“It takes a lot mentally to be able to sit for 8 hours a day and create idea after idea, and keep everything fresh. We also spend a lot of our time painting less interesting things so you have to know how to find something engaging in even the most mundane object or scene.
9. What is the best advice you have ever received regarding your artwork and career?
Iain McCaig gave me the piece of advice that’s stuck with me most. Draw what you’d run naked through the snow to see. That one phrase is something I think about whenever I sit down to do my own work and I get overwhelmed by the constant pressures of social media or furthering my portfolio, or that voice in my head telling me that I should be working on my weaknesses, not pandering to my strengths. You only get one life and if you want to do art, don’t spend it talking yourself out of doing the things you love. Inevitably, people respond best to the work where I’ve let go of expectations, including my own.
“Draw what you’d run naked through the snow to see.”
10. What are some of your goals for the future?
I keep poking Blizzard every now and again to see if they’d like to hire me, as I’m an unashamed Blizzard fan and I’d kill to work on one of their IPs. On a more personal level, The Whaler Girl is my ultimate long term project. Eideann’s story is one of a number I want to tell in that particular universe. Ideally, I’d start with a 3 book trilogy around Eideann, which I’d love to publish with a visual companion then if that does well, expand into the other characters and chase the heels of authors like Janny Wurts, Robert Jordan or David Gemmel. I’d also love to look at doing a small scale, indie game with some of the tales I’ve developed in the world too since I love the genuine immersion you get with video games.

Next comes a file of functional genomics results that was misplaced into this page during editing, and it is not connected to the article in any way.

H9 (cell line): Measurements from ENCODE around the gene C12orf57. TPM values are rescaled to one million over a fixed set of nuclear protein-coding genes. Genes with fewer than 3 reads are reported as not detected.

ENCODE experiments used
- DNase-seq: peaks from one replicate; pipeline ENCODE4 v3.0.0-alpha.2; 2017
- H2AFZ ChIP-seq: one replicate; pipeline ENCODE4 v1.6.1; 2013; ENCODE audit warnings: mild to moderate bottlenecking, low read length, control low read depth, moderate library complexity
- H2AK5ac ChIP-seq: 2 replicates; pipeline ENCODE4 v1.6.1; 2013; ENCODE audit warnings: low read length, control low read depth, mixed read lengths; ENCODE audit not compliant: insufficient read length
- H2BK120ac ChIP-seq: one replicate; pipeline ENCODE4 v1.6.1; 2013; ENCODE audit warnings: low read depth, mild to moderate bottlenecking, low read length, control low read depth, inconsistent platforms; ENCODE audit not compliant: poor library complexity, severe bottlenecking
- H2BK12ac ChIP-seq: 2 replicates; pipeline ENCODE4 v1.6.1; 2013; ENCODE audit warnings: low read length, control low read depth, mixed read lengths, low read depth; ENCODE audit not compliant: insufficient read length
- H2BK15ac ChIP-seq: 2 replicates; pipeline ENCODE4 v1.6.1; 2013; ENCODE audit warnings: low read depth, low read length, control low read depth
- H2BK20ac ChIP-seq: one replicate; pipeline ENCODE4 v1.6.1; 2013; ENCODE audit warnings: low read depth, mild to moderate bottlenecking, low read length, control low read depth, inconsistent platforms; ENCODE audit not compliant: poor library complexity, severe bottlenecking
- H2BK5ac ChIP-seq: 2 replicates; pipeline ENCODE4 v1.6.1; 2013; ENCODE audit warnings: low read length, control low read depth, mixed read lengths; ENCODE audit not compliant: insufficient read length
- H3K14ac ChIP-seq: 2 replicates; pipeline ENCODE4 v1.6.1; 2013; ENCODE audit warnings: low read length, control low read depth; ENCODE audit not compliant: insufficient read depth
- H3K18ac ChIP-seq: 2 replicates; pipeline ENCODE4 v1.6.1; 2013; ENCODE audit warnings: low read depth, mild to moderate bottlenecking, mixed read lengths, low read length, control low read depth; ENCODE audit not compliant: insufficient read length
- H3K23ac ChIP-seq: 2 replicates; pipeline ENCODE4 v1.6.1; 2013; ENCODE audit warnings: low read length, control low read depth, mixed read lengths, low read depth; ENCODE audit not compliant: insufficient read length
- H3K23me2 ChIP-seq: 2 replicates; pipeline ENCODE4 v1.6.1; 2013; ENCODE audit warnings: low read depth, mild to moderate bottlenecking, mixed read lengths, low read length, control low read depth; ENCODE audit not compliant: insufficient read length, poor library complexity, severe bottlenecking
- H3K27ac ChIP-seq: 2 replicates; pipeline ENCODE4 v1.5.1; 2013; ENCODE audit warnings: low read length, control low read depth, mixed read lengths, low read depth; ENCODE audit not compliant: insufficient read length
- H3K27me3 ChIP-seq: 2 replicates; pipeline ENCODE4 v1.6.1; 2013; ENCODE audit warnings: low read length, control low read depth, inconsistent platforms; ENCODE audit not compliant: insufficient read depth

Thank you for reading and I hope you enjoyed this interview with Sam Hogg, check out her website and social media for more!
If you liked the interview please take a second to share it so even more people might enjoy the series, thank you!
View all Women in Fantasy Illustration interviews here.